In contrast, far more Union army soldiers were tied down in such tasks, since the Union did not have many free black labor to do these non-combat duties. It was very common for African Americans to contribute to the war by cooking and or farming. A war of any sort requires enormous amounts of food which was powered by laborers, which in this case were the African Americans. and in 1862 the Confederate Congress enacted a law authorizing four black cooks per company. Some of the troops raised money to hire black cooks, they were paid fifteen dollars a month if they were free, if not, they had to have permission from their master to be able to work. African Americans also grew the crops that fed the Confederacy, as Frederick Douglass noted, blacks were “the stomach of the rebellion” (Stauffer). Black laborers numbered from 20,000 to 50,000. Many of escaped slaves followed almost every major Union army at one point or another.
Legally, African Americans were not allowed to serve in the war as combat soldiers. As soon as news of the Civil War set off, a rush of free black men wanted to enlist in U.S. military. They were rejected because of a Federal law from 1792 barred African Americans from bearing arms for the U.S. army. The decision of authorizing black troops into the war sparked concern that it may prompt the border states to secede, however, the Lincoln administration still wrestled with the idea (Freeman). Congress passed the Second Confiscation and Militia Act, freeing slaves who had masters in the Confederate Army. Black leaders such as Frederick Douglass encouraged black men to become soldiers to ensure eventual full citizenship. By the end of the Civil War, roughly 179,000 black men served as soldiers in the U.S. Army, that is ten percent of the Union Army (Freeman). African American women were not permitted to be in the army by law, however many joined as nurses, spies, and scouts. One of the most infamous scouts in the American Civil War was Harriet Tubman. She scouted for the 2d South Carolina Volunteers.
Many wonder why African Americans would even bother to participate in the war, specifically the Confederate side. There are multiple reasons to why African Americans would want to play such a role in the American Civil War. One of the first reasons being that some African Americans were forced to by their masters. “When the war started, my master sent me to work for the Confederate army. I worked most of the time for three years, hauling cannons, driving mules, hauling ammunition and provisions. When the Union army came close enough I ran away and joined the Union army,” said Bill Simms a slave who escaped but later returned to his master’s home after the war, “My master owned about four hundred acres of good land and he hired me to work for him.” Others joined the war because they were optimistic and had high hopes of the outcome.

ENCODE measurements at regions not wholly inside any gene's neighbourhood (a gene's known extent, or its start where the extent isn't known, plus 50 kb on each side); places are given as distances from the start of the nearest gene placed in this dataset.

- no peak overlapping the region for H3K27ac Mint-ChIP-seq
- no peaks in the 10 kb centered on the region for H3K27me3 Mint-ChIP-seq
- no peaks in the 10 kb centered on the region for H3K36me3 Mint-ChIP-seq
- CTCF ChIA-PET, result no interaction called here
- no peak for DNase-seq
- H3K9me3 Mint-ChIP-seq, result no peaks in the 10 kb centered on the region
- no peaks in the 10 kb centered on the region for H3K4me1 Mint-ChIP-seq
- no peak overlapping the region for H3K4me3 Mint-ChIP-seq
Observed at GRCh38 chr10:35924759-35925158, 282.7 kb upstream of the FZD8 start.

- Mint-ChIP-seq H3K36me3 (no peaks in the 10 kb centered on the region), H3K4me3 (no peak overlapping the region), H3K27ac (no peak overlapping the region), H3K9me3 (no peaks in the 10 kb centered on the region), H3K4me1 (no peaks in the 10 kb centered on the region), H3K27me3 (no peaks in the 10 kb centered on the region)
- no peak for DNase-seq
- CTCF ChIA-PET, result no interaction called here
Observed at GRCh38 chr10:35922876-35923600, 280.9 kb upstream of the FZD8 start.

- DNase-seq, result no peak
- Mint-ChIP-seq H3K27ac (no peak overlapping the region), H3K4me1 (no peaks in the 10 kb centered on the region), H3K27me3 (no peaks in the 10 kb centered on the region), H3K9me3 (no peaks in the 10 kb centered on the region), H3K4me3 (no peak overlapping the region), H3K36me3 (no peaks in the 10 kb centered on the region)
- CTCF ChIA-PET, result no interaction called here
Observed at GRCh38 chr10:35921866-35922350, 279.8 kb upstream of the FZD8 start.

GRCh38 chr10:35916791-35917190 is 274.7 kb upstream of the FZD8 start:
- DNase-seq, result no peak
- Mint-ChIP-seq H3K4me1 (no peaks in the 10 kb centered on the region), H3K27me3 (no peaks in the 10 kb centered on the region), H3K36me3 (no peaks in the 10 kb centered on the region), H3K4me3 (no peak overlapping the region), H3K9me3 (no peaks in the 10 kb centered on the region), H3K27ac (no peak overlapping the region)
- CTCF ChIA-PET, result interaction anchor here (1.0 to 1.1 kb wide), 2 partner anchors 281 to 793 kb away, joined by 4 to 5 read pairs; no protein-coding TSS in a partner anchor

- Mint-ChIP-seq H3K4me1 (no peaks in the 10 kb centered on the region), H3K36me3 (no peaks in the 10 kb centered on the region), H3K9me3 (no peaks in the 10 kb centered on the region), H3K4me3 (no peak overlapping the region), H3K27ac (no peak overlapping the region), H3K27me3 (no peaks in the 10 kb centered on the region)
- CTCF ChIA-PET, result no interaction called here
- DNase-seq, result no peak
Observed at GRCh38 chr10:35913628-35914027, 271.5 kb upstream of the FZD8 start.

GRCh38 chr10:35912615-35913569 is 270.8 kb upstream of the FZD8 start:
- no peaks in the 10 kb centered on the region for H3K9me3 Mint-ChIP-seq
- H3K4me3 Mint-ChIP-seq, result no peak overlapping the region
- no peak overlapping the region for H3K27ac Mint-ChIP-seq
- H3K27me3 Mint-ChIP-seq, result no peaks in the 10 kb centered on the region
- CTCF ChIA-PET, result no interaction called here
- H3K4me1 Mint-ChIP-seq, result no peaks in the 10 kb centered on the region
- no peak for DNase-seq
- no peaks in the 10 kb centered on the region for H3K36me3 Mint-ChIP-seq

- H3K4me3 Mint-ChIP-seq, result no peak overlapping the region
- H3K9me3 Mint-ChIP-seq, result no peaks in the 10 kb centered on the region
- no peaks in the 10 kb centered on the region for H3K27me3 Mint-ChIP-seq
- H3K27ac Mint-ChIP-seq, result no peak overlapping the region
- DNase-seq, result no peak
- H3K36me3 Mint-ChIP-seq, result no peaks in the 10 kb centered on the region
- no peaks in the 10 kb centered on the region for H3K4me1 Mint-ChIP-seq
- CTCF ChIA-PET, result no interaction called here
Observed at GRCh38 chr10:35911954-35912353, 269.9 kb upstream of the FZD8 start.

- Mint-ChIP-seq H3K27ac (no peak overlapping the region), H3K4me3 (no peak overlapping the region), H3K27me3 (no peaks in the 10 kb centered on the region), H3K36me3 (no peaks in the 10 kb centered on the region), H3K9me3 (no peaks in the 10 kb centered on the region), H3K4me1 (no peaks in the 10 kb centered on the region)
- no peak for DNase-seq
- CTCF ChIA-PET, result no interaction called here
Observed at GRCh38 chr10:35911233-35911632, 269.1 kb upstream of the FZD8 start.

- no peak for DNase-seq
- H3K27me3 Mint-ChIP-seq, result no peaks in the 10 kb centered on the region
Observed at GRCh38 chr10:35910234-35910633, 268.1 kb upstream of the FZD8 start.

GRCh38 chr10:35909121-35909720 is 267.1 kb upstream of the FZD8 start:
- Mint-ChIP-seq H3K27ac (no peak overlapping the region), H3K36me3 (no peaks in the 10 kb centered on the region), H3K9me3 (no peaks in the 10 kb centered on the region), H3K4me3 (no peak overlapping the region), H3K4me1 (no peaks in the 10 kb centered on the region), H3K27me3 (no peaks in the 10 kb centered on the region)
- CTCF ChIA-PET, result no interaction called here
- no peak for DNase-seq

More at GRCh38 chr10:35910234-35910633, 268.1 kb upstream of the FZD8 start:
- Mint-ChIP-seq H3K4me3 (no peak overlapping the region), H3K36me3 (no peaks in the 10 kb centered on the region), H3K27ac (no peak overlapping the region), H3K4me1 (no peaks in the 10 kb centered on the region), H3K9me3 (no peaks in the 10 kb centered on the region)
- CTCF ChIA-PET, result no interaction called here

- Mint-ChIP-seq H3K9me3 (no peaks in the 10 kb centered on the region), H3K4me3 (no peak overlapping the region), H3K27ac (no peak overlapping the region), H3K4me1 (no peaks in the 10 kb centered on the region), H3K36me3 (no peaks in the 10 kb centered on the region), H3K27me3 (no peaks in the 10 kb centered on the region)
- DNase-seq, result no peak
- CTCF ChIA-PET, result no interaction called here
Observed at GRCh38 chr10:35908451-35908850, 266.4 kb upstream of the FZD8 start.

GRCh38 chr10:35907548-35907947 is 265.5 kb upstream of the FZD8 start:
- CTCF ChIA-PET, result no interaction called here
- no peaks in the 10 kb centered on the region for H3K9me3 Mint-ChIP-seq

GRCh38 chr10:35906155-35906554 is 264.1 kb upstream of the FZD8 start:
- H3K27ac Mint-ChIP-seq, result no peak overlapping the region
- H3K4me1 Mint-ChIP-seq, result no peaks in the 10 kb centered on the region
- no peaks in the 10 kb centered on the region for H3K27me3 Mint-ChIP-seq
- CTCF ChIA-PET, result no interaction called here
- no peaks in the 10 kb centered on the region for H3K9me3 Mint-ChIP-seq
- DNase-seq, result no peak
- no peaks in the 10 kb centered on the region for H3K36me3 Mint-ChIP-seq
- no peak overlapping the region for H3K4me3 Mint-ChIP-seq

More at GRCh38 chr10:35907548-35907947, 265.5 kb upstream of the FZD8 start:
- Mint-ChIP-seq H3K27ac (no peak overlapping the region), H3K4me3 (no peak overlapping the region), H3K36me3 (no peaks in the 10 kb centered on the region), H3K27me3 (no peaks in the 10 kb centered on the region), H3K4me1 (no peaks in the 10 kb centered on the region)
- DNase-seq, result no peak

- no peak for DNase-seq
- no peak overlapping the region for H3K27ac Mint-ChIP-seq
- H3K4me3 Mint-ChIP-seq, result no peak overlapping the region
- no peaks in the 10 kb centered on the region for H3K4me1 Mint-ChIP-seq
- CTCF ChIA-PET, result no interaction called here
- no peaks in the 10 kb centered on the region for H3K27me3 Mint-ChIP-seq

These people finally had a cause that they wanted to fight for. Often times many African Americans took advantage of the fog of war and used it as an opportunity to escape to the Union as seen in Simms case. Another man, like Simms, made a run for safety, “You know Abraham Lincoln declared freedom in ’63, first day of January. In October ’63, I ran away and went to Pine Bluff, Arkansas to get to the Yankees,” said Boston Blackwell, “When we gets to the Yankee camp all our troubles was over. We got all the contraband [food taken by the troops] we could eat.” He escaped with a young boy, and traveled for two days to reach safety.
The contribution of African Americans to the American Civil War significantly altered the result. The service role of African Americans during this time period was substantial to the outcome. It is to a great extent that African Americans had played a service role in the American Civil War.
The biggest challenge facing historians is uncertainty. The process of this investigation has allowed me to use a variety of research methods and experience some of the challenges that historians face. Firstly, through my use of primary sources, I came to see the difficulty of gaining accurate historical knowledge. Although primary sources are useful for bringing us closer to the past, we can’t rely just on the information being presented, for the bias may create inaccuracy. This challenge was made explicit to me through the examination of my primary resources, such as the interviews I read on the National Humanities Center website. Historians struggle with bias everyday, converting opinions into something objective is what makes their job very difficult. It is also very hard when attempting to use a story that has come from other sources for it is like a game of telephone, each time it is used, it is altered just a bit.
Being a historian also requires the ability to decide what pieces of information to keep and which to leave out. They may also struggle with making all of the information, they have specifically chosen, entertaining and compelling. I found that in my research I struggled with the decision of what is important enough to be in my investigation and what is not. For example, when reviewing two similar sources that say slightly different things, could change the whole rest of my article. Many times there is very little information to go off of, like in ancient or medieval times, while other times there is too much information on. Choosing certain pieces or missing certain pieces can greatly affect the final product. Historians also have to include other effectors during that time period that could affect their research. Ideas such as culture, government, wars, gender, religion and race.
Having the right background information on a topic can greatly change the concepts and the reasons behind them. Historians have to be able to understand people, for feelings can extreme the bias of a source and can justify the actions of history. There is no way to tell what is right or wrong, leading each of the historians’ ideas to differ.